- Whether the specialty is dairy, equine, or small animals, students in Applied Animal Science utilize professional quality facilities both on and off campus. On-campus facilities include the Thomas P. Fairchild Dairy Teaching and Research Center, UNH's equine facilities, and the Thompson School Grooming Shop. Our small animal care program partners with the New Hampshire SPCA.
- Civil Technology students have a variety of classroom experiences ranging from an in-lab materials testing facility to two Civil Technology computer facilities with 24-hour, 7-day access featuring the latest software for surveying and mapping, architectural and computer-aided design. GPS (Global Positioning System) software is also available. The civil technology suite of spaces provides a ready access to learning and development.
- Dietetic Technician students learn to assess dietary intakes and make nutrition recommendations using the most up-to-date nutrient analysis software. Outside the classroom, students make a positive impact on the lives of others through 450 hours of supervised practice that may include such activities as teaching nutrition to preschool children, providing nutrition education in a clinic for pregnant women, and promoting healthy eating to clients in a weight management program.
- Students majoring in Community Leadership gain enriching experiences working with organizations such as Families First, the N.H. Housing Partnership, the Red Cross, New Hampshire Public Television's station, and on-campus groups. Students are involved with creating, operating, and evaluating these service-learning activities.
Associate in Applied Science
To graduate with an associate in applied science degree, a student must complete specified coursework in general education, technical specialization, and general electives (see the following section), with an overall grade-point average of no less than 2.00 (out of 4.00). In addition, students must earn the minimum number of total credits required for each specialization.
These are courses designed for personal and professional development with special emphasis on the ability to think critically, to communicate effectively, to understand computer technology, and to process quantitative data. In addition, they serve to acquaint the student with some of the major modes of thought necessary to understand oneself, others, society, and the environment.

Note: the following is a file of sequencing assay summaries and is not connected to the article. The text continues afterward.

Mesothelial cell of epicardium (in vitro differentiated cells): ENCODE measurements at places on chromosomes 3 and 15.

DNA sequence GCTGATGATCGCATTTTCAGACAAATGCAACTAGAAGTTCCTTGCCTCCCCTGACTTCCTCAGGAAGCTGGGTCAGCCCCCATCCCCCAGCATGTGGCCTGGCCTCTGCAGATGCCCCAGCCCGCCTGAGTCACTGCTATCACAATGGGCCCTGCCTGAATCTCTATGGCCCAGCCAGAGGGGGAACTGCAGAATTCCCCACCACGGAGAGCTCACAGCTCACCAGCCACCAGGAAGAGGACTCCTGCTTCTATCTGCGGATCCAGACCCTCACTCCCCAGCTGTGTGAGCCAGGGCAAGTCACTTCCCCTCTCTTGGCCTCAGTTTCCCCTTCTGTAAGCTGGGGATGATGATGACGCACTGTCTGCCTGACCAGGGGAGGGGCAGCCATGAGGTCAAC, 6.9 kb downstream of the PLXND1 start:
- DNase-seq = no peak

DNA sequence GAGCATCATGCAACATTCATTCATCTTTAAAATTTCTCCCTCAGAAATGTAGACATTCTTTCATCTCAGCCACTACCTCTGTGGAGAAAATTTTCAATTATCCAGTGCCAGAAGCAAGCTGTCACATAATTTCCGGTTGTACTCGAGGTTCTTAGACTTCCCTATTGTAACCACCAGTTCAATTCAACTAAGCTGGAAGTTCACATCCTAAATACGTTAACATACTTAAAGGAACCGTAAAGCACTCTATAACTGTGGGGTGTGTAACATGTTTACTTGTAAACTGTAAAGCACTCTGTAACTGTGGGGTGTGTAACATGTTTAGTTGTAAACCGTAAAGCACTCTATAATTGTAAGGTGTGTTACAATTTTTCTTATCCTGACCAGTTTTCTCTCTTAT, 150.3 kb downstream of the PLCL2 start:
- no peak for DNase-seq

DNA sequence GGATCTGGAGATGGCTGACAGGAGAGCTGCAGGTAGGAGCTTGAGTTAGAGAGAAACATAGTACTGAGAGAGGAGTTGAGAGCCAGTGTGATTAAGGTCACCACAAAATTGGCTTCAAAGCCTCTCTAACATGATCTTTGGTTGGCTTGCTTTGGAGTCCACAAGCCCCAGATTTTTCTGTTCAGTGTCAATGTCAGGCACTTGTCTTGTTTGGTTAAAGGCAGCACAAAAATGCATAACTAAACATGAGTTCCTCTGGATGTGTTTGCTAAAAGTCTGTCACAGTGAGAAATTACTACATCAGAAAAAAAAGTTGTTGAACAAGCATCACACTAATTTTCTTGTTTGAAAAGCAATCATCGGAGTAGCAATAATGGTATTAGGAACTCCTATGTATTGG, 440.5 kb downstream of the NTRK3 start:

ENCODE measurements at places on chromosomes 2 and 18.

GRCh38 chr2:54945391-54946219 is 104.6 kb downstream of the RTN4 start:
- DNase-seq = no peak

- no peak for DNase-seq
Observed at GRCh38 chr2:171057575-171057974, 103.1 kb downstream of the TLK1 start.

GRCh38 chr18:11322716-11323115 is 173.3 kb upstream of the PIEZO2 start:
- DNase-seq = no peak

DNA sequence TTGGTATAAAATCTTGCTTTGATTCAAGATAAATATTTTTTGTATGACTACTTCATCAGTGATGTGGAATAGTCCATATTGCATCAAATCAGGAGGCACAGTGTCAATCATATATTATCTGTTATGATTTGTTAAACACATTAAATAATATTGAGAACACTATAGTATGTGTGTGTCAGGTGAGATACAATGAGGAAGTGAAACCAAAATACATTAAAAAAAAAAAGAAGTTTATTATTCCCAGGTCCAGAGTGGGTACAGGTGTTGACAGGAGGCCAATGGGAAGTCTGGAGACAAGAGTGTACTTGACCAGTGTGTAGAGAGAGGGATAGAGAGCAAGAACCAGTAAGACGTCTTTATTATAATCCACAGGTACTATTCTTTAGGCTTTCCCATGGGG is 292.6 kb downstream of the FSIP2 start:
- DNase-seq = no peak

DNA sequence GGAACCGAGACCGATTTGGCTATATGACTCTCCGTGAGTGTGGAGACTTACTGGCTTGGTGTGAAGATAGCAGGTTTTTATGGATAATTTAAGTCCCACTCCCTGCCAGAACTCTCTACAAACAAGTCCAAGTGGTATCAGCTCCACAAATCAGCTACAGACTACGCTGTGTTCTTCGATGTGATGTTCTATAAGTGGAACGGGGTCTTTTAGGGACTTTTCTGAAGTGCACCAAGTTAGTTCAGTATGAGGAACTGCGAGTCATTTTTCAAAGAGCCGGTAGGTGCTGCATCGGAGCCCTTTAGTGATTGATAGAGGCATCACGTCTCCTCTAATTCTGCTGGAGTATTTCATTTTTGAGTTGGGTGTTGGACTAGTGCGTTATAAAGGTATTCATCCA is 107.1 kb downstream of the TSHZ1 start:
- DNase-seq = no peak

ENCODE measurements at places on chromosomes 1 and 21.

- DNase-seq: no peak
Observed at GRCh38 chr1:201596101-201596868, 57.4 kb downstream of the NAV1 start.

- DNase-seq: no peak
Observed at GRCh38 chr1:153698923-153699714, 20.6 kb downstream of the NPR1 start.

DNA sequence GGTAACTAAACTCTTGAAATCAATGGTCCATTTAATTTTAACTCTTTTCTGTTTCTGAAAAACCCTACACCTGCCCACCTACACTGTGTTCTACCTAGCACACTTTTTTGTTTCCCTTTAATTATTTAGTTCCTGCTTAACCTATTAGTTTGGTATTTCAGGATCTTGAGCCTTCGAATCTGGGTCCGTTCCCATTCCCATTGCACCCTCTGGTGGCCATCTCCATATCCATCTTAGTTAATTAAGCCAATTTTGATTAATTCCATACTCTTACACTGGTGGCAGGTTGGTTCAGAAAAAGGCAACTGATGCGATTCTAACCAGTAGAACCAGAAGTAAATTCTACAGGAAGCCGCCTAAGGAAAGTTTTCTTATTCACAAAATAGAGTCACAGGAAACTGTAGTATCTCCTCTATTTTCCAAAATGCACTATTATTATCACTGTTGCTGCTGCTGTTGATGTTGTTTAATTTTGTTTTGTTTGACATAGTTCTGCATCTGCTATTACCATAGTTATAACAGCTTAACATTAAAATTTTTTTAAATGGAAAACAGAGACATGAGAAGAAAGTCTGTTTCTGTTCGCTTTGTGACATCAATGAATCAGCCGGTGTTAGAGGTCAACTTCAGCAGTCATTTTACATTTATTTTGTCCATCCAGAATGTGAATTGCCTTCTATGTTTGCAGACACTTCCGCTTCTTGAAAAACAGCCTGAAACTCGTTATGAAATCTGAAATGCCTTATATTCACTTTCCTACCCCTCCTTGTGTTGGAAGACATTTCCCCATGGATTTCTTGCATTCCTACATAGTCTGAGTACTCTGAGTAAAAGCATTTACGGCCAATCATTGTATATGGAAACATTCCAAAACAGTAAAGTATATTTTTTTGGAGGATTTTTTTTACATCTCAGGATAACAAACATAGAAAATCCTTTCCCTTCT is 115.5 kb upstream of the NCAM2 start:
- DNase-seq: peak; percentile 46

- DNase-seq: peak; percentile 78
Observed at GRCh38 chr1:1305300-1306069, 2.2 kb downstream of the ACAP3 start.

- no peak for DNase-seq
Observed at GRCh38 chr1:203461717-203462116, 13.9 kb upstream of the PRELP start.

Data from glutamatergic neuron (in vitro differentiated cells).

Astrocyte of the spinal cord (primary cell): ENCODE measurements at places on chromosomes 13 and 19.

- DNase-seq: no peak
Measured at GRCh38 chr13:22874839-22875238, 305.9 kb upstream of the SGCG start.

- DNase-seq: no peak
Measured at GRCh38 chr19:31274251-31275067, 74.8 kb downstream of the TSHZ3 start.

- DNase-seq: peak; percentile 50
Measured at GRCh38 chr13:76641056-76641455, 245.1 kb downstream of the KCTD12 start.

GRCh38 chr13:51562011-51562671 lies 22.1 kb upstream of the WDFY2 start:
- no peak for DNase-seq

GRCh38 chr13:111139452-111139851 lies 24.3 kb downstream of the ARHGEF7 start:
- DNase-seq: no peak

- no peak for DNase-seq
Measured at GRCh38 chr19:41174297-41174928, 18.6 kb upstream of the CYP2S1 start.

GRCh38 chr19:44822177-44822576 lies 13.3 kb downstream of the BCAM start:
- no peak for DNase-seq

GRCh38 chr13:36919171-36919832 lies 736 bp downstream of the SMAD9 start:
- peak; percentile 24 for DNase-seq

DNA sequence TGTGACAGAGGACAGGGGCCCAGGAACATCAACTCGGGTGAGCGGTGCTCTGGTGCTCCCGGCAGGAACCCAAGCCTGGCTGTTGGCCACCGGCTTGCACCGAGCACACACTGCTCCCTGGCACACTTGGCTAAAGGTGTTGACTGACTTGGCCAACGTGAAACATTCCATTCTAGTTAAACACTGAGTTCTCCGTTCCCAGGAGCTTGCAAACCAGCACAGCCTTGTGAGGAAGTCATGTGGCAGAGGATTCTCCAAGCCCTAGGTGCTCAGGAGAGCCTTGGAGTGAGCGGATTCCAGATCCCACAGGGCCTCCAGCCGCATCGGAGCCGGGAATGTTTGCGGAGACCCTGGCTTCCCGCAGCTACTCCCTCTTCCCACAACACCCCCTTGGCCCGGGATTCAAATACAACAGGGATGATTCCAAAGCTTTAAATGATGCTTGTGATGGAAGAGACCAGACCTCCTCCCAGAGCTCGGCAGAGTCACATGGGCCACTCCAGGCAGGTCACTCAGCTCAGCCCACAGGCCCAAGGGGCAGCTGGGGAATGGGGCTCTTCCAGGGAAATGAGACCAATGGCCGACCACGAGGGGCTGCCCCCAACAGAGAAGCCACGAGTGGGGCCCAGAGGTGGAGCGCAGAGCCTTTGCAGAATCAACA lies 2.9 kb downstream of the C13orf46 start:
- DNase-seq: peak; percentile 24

In this area a student must complete:
- one course in computer literacy for a minimum of one credit hour;
- one course in mathematics (minimum of three credit hours);
- two to three courses in communications, to include COM 209, Expository Writing and Reading, plus elective(s) for a minimum of six credit hours;
- two to three courses in social sciences, the arts, or the humanities, to include either SSCI 201, Human Relations, or SSCI 202, Social Issues, plus an elective (minimum of six credit hours).
These are courses designed to develop the necessary scientific knowledge, technical skills, and practical experience required for employment in a professional discipline. Each student must complete all technical courses specified in the selected program of study.
See the following Programs of Study sections for course requirements and descriptions.
This component of the degree program allows the individual to pursue courses of personal or professional interest. In this area, a student may choose a number of courses in each program of study specified as electives. These may be chosen from courses offered by the Thompson School or from selected University undergraduate courses with adviser approval.